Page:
A Finn probably doesn't find it easier to learn Hungarian than a Swede who belongs to the Indo-European language family, despite the language relationship.
 
The similarities that make up the family as such can be found here more in the sound image (phonology) and linguistic structure (grammar, syntax, morphology) than in the vocabulary.
 

The Afro-Asian languages

This family - formerly known as "Hamito-Semitic" - comprises more than 300 languages ​​and over 300 million speakers. Its distribution area extends in an east-west direction from the Atlantic to the Persian Gulf and in a north-south direction from the Mediterranean to Ethiopia and Somalia, i.e. from north Africa to west Asia.
 
It includes languages ​​that are thousands of years old, such as Ancient Egyptian and its modern continuation, Coptic, as well as Babylonian-Assyrian, the language of most books of the Old Testament and long considered the oldest language at all, and Aramaic, the language still spoken in Iran and Iraq today Jesus Christ.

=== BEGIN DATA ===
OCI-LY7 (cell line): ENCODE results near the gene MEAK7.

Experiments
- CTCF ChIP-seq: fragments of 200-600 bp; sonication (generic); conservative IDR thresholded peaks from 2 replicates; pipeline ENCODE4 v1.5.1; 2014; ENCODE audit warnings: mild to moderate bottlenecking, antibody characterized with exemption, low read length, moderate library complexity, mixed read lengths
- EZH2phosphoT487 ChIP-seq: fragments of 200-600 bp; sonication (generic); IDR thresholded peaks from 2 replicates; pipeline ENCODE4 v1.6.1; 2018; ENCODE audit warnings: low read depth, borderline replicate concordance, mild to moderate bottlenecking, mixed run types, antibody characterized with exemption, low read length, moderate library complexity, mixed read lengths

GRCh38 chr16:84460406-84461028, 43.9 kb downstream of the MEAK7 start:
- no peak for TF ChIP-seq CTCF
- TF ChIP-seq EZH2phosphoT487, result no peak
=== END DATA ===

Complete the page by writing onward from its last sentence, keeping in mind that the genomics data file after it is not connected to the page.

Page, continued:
The Afro-Asian language family consists of around 350 languages ​​spoken by around 350 million speakers. Around 40 of the languages ​​she knows are now extinct.
 
The family is now divided into six branches, the Egyptian, the Kushitic, the Chadian, the Omotic, the Berber and the Semitic branches, which has the most speakers.
 
As the only language in Europe, Maltese belongs to the Afro-Asian languages, more precisely to the Semitic languages.
 
The most important and well-known Semitic languages ​​are Arabic and Hebrew.
 

The Altaic languages

Altai languages, or Altai for short, is a family of languages ​​that is widespread in Eurasia and consists of around 60 languages ​​with around 160 million speakers. Their name goes back to the Central Asian Altai Mountains; it includes the Turkish, Tungusian and Mongolian languages.
 
The common origin of these three branches is, however, only an assumed one, it has not been proven. In the past, this family was often combined with the Uralic to form the "Uralic-Altaic" languages.